Shareholders approve sale of Kindred Healthcare to Humana and private equity firms
Shareholders of Louisville-based Kindred Healthcare have approved a proposal to sell the company to Humana Inc. and a pair of private equity firms, brushing aside criticism that the $9-per-share undervalues Kindred.
LOUISVILLE, Ky. (WDRB) -- Shareholders of Louisville-based Kindred Healthcare have approved a proposal to sell the company to Humana Inc. and a pair of private equity firms, brushing aside criticism that the $9-per-share deal undervalues Kindred.
The vote clears a major hurdle and keeps the deal on track to close this summer. Stockholders approved the deal by a ratio of more-than 3 to 1, with about 77 percent of the company's shares represented in the vote totals.
“We are pleased that the transaction with the consortium received the broad support of our stockholders in recognition of the robust process undertaken by the Board to achieve maximum value,” Kindred CEO Ben Breier said in a press release. “We look forward to completing the transaction in the coming months and delivering premium cash value to our stockholders.”
Kindred, a home health provider and specialty hospital operator, announced the deal in December.
The merger will combine two of the three largest publicly traded companies headquartered in Louisville, though executives have said they don’t anticipate a significant drop in local corporate employment.
After the sale, Kindred will be de-listed from the stock market and split into a home health company that Humana eventually plans to own outright, and a specialty hospital company owned by private equity firms TPG Capital and Welsh, Carson, Anderson & Stowe.
Humana sees Kindred’s home health operation as a way to boost its strategy of managing the health care of seniors who are enrolled in Medicare Advantage plans, Humana’s main business.
Humana, in turn, could be acquired by Walmart in a deal that would create a behemoth providing senior health insurance, prescription management and primary care in the retailer’s thousands of stores nationwide.
The Wall Street Journal reported last month that Humana and Walmart were in preliminary talks, though neither company has confirmed that and no deal has been announced.
Humana and the private equity firms will pay about $823 million for Kindred, which is bogged down with about $3 billion in long-term debt.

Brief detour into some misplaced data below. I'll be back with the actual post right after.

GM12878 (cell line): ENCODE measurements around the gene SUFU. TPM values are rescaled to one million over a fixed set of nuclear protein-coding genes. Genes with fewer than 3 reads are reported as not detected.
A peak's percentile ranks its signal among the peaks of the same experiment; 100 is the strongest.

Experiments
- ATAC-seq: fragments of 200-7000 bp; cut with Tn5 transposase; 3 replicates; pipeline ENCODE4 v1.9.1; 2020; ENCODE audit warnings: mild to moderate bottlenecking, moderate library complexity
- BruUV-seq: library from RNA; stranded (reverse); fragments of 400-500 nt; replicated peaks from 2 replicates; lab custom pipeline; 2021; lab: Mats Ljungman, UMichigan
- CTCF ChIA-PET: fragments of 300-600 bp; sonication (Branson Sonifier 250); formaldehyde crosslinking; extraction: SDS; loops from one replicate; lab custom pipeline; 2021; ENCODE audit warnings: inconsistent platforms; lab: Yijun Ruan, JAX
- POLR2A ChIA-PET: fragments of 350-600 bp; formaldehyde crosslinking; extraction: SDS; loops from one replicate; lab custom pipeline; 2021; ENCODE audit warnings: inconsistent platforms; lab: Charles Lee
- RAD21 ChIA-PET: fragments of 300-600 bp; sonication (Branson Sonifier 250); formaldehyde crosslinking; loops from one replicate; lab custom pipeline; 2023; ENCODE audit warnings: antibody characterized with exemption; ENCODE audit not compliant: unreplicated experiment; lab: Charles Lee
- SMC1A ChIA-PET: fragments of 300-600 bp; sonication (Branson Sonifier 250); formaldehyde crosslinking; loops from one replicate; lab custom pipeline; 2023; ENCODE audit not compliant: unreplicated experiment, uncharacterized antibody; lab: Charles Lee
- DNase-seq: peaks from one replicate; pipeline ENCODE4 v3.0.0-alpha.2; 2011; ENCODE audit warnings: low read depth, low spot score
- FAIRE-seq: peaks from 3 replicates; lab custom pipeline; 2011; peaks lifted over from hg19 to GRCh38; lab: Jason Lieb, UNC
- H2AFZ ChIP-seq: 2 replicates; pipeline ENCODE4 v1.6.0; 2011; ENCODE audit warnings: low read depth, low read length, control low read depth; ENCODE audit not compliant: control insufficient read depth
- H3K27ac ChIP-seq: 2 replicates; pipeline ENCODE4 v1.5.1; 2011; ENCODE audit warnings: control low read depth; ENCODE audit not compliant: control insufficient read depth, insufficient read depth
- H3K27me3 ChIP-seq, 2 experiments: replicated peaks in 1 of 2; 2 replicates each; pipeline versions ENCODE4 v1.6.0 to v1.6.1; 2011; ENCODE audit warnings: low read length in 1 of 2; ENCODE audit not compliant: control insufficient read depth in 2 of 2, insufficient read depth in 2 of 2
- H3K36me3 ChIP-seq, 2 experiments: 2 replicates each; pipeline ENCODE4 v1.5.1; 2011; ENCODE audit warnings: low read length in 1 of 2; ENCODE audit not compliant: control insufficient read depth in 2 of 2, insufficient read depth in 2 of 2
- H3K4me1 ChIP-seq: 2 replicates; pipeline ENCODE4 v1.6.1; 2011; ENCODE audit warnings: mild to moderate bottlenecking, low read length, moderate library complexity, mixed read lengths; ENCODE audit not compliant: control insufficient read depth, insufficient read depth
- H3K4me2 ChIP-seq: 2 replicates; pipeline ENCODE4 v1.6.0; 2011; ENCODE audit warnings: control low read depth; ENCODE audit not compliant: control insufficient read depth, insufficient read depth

But the $9-per-share price was only about 5 percent more than Kindred’s market price before news of the deal leaked in December.
One of Kindred’s largest shareholders, New York investment firm Brigade Capital Management, called the deal “terrible” for Kindred investors and filed a lawsuit in state court in Delaware in an unsuccessful attempt to stop the shareholder vote.
Glass Lewis, one of the two big firms that advise institutional investors, told shareholders to reject the deal, noting that Kindred’s shares have generally traded above the $9 deal price since December.
Glass Lewis said the deal “appears to have been predicated on something of an opportunistic drop in Kindred’s stock price” in 2017.
Kindred’s stock plummeted to $5.60 a share last year after the federal agency that runs Medicare floated a proposal that would have reduced payments to providers like Kindred. The proposal was withdrawn, but Kindred shares never fully recovered.
Institutional Shareholder Services, the other big institutional advisory firm, came out in favor of the deal.
Executives have said the deal won’t have much employment impact on Louisville because the home health division that Humana will acquire is largely based in Atlanta -- home of Gentiva Health Services, which Kindred bought in 2015.
Meanwhile the surviving Kindred Healthcare will be a privately owned specialty hospital company based in Louisville and led by Breier.